Detecting Counterfeit Coconut Water Using Raman Spectroscopy
Product News Mar 08, 2019
Mr Paul Richardson, from the Manchester Institute of Biotechnology, using his inVia Raman microscope
Coconut water has seen a recent boom in popularity. It is a very lucrative market, with London, England, being the biggest consumer of coconut water in the world (per head). There are at least 40 brands of coconut water in the United Kingdom alone and it can cost up to £4 per litre. With only five countries in the world supplying the majority of coconut water to the West, this surge in popularity, and resulting imbalance between supply and demand, has led to criminal activity in the supply chain. Scientists at the University of Manchester are using a Renishaw inVia™ confocal Raman microscope to study the adulteration of coconut water.
In 2017 a national food-crime investigation seized 400 tonnes of coconut water at the port of Felixstowe, England. Tests showed that seven out of the twelve brands imported had been adulterated.
Prof. Roy Goodacre, from the Manchester Institute of Biotechnology, heads the group that is conducting research into fake coconut water. His research student, Mr Paul Richardson, used a Renishaw inVia Raman microscope to detect and quantify the adulteration of fresh coconut water, stretched with water-sugar mixtures.
One of the main challenges of this study was to mimic typical adulteration of fresh coconut water, with a water/sugar mix used to maintain a constant sweetness. Using the inVia Raman microscope and chemometrics, they were able to detect adulteration with three different sugar solutions. This confirmed that, with optimisation, Raman spectroscopy has the potential to be used as a fast and reliable screening method for the detection of the stretching of coconut water, even if masked with very low levels of sugar.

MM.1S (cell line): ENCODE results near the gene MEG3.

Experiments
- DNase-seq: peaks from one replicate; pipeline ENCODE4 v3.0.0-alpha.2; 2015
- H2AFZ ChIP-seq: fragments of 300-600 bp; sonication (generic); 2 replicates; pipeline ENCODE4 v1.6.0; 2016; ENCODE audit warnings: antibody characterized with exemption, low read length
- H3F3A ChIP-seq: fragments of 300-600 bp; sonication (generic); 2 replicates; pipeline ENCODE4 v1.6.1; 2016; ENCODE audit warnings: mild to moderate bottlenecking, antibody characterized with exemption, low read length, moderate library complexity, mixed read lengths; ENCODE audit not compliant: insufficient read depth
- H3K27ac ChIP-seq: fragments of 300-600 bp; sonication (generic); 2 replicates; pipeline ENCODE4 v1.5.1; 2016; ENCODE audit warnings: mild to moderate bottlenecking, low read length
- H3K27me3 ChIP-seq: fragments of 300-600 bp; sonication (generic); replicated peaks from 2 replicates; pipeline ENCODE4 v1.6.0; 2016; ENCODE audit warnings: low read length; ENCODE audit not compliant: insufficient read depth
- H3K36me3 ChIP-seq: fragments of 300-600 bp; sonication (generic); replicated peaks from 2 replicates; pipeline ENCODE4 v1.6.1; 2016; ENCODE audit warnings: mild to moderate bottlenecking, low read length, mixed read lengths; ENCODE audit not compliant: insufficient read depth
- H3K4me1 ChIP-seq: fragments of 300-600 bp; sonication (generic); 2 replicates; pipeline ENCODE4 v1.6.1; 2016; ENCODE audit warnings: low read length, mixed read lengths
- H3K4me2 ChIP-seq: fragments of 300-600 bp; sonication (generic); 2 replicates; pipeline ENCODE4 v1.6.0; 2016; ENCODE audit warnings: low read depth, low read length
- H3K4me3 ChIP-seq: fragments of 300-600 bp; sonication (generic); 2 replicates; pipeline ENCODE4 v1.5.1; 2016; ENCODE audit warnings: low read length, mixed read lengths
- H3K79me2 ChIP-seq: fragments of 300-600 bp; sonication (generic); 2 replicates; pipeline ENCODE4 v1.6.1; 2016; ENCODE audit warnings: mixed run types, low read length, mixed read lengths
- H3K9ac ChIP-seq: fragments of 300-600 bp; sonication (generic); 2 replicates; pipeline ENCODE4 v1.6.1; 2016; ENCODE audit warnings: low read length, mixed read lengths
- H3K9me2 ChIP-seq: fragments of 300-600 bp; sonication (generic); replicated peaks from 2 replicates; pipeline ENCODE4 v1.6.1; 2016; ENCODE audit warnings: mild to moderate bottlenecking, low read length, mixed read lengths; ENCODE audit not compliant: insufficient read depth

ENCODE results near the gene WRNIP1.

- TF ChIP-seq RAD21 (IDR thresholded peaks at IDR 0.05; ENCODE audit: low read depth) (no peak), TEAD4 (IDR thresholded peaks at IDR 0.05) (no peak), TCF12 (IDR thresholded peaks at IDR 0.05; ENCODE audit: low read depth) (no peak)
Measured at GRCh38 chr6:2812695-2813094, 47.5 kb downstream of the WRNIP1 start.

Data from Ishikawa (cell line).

When asked why the group chose to use Raman spectroscopy for this research project, Mr Richardson said: “It is a fast and relatively inexpensive analytical method with the potential to be highly portable. Furthermore, it differs from the methods currently in place (SNIF-NMR* and IRMS**) in that it requires no sample preparation, allowing it to potentially be used as an effective screening method at points of entry.”
Mr Richardson continued: “The inVia system is a powerful Raman microscope which, with appropriate training, can allow the user to easily test and use a multitude of different settings including laser strength, acquisition parameters, and grating. The ability to easily test different parameters and optimise our methods gave us more confidence in the detection capabilities of our models. Furthermore, the machine's sensitivity allowed us to provide stronger evidence for our models.
“My favourite aspect of the inVia microscope was the ability to automate sampling. As my work involved sampling multiple sets of 21 samples, I could simply prepare them, load them up on a 96-well plate, and run several hours of analyses overnight. Given that I had limited time for research, this allowed me to obtain more high-quality results, as I never had to compromise between quality and quantity. Along with those highlighted above, a great advantage of the inVia microscope, compared to other spectrometers I have used, is the small volume required for analysis. While low stock was never an issue for me, working with volumes under 1 ml made my sample sets far easier to generate and keep track of.”
Mr Richardson summarised the use of the inVia microscope for this research by saying: “It is a great tool for research. Along with being a powerful spectrometer with microscopy capabilities, it has a multitude of useful features that simplify research. The ability to modify various parameters allows for diverse research to be performed on the same machine, and the small volumes required make it ideal for biological research. Finally, the capacity for automation allows for far greater efficiency in data gathering.”